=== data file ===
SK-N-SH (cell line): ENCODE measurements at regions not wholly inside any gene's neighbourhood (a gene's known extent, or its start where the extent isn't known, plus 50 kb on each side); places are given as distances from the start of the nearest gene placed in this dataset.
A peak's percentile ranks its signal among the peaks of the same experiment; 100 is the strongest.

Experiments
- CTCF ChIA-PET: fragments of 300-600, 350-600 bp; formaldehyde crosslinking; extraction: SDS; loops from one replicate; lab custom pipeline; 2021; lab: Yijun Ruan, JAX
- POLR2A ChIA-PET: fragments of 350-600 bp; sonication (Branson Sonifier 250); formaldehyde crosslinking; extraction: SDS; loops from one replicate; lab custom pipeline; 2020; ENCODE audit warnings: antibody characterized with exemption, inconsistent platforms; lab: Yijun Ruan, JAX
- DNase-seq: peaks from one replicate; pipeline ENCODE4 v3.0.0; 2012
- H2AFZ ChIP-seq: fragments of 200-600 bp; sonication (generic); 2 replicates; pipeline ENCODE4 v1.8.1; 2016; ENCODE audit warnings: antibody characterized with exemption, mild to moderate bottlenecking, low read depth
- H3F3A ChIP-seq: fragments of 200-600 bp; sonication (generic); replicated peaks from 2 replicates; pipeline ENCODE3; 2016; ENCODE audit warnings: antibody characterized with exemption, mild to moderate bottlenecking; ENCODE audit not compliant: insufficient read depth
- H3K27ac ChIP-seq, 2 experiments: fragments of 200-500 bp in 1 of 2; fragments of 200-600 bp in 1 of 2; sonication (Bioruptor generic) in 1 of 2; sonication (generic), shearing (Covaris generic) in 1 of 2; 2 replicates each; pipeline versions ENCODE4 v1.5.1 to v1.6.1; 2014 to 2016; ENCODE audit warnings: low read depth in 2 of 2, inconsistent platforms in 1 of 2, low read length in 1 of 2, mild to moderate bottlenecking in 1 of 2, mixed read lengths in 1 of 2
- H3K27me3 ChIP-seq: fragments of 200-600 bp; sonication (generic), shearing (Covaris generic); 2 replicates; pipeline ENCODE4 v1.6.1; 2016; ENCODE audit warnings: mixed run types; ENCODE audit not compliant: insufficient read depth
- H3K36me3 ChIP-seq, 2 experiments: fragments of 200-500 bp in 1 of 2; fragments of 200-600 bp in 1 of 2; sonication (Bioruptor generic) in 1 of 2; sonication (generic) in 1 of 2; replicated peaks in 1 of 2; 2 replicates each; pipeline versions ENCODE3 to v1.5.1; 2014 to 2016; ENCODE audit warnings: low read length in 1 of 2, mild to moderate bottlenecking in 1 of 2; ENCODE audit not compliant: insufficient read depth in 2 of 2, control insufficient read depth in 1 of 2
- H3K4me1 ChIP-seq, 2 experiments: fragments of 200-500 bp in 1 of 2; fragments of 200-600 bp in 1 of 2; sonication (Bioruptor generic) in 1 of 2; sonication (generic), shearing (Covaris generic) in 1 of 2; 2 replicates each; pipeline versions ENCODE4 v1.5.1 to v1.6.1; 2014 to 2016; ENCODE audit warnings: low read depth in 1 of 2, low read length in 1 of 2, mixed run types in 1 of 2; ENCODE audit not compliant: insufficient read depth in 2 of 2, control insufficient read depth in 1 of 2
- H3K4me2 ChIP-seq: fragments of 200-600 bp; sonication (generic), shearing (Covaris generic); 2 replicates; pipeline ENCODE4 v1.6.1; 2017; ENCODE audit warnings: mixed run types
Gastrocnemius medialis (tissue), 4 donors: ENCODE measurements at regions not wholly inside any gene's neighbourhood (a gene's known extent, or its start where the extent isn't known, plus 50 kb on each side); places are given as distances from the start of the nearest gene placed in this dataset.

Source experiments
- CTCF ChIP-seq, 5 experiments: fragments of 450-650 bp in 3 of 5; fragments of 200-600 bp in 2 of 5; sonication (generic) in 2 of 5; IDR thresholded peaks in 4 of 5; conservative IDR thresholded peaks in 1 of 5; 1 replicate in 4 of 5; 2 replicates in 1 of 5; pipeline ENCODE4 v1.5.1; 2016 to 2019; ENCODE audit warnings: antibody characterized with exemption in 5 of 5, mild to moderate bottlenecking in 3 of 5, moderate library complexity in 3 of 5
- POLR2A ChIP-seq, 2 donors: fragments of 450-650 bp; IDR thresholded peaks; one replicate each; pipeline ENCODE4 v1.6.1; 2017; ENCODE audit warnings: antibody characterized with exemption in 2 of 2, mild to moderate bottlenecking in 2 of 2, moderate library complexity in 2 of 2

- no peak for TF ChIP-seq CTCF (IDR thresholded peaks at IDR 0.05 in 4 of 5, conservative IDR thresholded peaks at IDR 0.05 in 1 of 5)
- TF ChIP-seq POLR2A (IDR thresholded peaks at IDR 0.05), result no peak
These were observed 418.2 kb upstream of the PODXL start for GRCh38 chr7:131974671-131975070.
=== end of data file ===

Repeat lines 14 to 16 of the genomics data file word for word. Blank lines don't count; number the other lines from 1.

Gastrocnemius medialis (tissue), 4 donors: ENCODE measurements at regions not wholly inside any gene's neighbourhood (a gene's known extent, or its start where the extent isn't known, plus 50 kb on each side); places are given as distances from the start of the nearest gene placed in this dataset.

Source experiments
- CTCF ChIP-seq, 5 experiments: fragments of 450-650 bp in 3 of 5; fragments of 200-600 bp in 2 of 5; sonication (generic) in 2 of 5; IDR thresholded peaks in 4 of 5; conservative IDR thresholded peaks in 1 of 5; 1 replicate in 4 of 5; 2 replicates in 1 of 5; pipeline ENCODE4 v1.5.1; 2016 to 2019; ENCODE audit warnings: antibody characterized with exemption in 5 of 5, mild to moderate bottlenecking in 3 of 5, moderate library complexity in 3 of 5